Small Advertising Budget? Why Low Cost Advertising Can Rock Your World

When you're planning your business, deciding where to allocate your income is one challenge you'll face even before you open your doors to customers. Although it could be considered contrarian thinking, in this article I make the case for a smaller advertising budget.

People who have spent time on a sales floor understand that there’s a difference between sales and marketing. Marketing increases awareness about your business and brings people in the door (or onto your site). Sales is associated more closely with the transaction. So marketing brings the customers in the door and sales moves the products out the door.

Lately I was talking to a medium sized business that has recently reached a maturity plateau following a time of extreme growth. We spoke about their business and I was shocked to discover that they had made a decision to increase their marketing budget and decrease their sales staff.

I think this is a mistake and I would encourage any business to consider doing exactly the opposite!

The reason is that advertising serves the marketing side of the business; it does not sell your product. And it’s not the people coming in the door that drive your business; it’s the number of purchased products walking out of your door that drive your business.

When marketing budgets are increased and sales staff is decreased, a few things happen:

  1. You’ll end up with a staff that doesn’t market because it’s already done by a “department.” This resembles “throwing money at the problem” thinking. Rather than encouraging your sales staff to be out making sales calls, they’ll be relying on television commercials to send customers in.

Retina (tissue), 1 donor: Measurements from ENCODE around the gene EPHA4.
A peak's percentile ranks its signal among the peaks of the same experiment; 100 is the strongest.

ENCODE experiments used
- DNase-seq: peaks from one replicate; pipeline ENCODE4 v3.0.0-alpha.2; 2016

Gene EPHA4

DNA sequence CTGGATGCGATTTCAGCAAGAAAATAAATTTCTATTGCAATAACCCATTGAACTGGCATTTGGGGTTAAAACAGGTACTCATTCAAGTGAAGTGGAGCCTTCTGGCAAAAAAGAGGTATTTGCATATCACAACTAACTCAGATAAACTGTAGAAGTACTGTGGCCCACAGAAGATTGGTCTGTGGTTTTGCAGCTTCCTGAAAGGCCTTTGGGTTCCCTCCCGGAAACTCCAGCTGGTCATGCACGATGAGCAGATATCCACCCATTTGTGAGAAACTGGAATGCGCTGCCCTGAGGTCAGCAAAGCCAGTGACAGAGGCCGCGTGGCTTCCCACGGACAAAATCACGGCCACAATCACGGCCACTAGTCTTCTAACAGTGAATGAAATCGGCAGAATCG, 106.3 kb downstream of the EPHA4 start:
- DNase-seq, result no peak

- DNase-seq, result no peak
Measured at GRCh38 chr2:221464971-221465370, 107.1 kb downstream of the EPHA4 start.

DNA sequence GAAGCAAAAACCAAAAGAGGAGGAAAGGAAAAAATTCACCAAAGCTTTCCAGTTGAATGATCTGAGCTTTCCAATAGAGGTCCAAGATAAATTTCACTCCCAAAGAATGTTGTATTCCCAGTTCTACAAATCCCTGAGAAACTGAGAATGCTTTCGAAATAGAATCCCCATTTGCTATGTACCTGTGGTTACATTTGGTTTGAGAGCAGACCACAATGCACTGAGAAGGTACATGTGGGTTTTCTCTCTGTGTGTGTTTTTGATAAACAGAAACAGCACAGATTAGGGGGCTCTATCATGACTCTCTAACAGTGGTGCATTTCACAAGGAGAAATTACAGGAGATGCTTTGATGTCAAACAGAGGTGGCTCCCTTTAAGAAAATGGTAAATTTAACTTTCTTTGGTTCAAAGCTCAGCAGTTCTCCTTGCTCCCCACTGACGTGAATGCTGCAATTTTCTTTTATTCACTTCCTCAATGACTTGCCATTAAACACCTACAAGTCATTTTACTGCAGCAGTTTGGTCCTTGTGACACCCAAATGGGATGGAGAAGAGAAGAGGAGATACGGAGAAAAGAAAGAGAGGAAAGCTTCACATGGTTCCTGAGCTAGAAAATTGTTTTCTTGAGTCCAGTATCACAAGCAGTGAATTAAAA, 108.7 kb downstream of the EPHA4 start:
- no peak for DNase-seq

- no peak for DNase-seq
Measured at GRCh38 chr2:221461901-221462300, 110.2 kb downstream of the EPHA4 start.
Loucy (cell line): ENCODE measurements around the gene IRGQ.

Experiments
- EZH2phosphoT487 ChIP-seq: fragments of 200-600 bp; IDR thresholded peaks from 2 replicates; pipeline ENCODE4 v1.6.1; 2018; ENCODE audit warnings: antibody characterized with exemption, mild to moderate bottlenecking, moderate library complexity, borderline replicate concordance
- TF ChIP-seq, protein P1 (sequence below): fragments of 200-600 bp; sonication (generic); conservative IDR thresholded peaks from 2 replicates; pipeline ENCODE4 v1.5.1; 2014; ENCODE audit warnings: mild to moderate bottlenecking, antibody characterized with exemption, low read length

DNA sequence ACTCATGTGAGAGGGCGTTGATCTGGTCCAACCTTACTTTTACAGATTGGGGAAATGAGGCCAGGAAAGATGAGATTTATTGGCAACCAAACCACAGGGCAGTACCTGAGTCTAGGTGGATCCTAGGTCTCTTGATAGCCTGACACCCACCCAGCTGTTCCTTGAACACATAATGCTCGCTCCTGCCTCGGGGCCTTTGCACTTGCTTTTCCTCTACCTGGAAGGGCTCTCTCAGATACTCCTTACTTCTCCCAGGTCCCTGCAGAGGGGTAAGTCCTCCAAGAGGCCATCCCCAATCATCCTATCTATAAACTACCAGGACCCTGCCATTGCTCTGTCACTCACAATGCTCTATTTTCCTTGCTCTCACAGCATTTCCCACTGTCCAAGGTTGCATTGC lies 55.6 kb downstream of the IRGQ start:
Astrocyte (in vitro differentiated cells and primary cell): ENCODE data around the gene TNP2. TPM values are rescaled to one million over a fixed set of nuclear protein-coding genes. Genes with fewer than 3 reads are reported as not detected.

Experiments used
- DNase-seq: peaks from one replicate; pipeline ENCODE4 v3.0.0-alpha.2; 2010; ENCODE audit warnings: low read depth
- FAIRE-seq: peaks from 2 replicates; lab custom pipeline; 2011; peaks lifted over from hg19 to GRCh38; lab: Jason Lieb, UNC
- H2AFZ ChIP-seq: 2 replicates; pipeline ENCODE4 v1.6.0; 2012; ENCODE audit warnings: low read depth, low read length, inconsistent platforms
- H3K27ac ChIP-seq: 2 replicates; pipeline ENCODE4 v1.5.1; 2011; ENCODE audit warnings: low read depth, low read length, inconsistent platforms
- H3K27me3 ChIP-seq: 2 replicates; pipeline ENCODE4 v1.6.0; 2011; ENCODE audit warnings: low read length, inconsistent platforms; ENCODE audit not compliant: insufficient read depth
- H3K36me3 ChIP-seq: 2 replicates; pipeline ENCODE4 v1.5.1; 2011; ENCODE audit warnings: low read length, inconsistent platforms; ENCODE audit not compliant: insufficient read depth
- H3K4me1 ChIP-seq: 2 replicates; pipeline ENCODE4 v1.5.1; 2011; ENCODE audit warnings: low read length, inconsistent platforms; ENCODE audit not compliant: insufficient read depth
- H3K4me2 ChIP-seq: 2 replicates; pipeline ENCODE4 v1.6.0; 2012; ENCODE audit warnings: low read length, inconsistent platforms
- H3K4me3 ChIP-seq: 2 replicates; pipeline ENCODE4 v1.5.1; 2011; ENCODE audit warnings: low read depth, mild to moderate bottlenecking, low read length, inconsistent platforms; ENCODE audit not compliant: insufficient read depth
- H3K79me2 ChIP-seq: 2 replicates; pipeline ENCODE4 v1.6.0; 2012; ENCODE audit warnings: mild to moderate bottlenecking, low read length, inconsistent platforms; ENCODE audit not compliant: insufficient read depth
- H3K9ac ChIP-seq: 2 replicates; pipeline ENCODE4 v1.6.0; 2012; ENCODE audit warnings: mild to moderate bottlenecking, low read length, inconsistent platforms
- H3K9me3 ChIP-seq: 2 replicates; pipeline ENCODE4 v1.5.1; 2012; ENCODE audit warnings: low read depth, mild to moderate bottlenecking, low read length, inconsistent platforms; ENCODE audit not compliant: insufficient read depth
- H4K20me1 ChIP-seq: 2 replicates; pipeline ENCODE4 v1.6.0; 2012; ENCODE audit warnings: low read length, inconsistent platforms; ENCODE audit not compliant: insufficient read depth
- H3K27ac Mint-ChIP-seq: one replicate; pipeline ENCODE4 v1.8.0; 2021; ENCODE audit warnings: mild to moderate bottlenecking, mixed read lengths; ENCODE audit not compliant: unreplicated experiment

2. Your smaller sales staff will likely be much busier, resulting in poorer service. Poor service means less referrals from customers who may not be satisfied with the attention (or lack of attention) they received during the transaction.
  3. Bigger budgets mean ineffective advertising because a bigger budget often means that businesses are willing to try more expensive media (like television and radio) where once they shied away from those things.
  4. The sense of aggressively going out to get business is replaced by a “let’s wait for business to come to us” mentality.

Instead, choose to maintain only a small advertising budget and a larger, more aggressive sales staff. When that happens…

  • Everyone is a marketer. When you make the top-down decision to reduce your marketing budget, you put the responsibility for marketing in the hands of every one of your staff; which is something they should be doing.
  • You have to get creative. With a lean advertising budget, you don’t “default” to expensive but often ineffective television ads. Instead, you’re willing to consider creative (and often more effective) marketing strategies.
  • You can spend your money elsewhere. There are two places that you should be spending most of your money: on improving sales and improving customer service. These two parts of your business increase the sale of products and the return of happy customers and their referred friends to you for more business.

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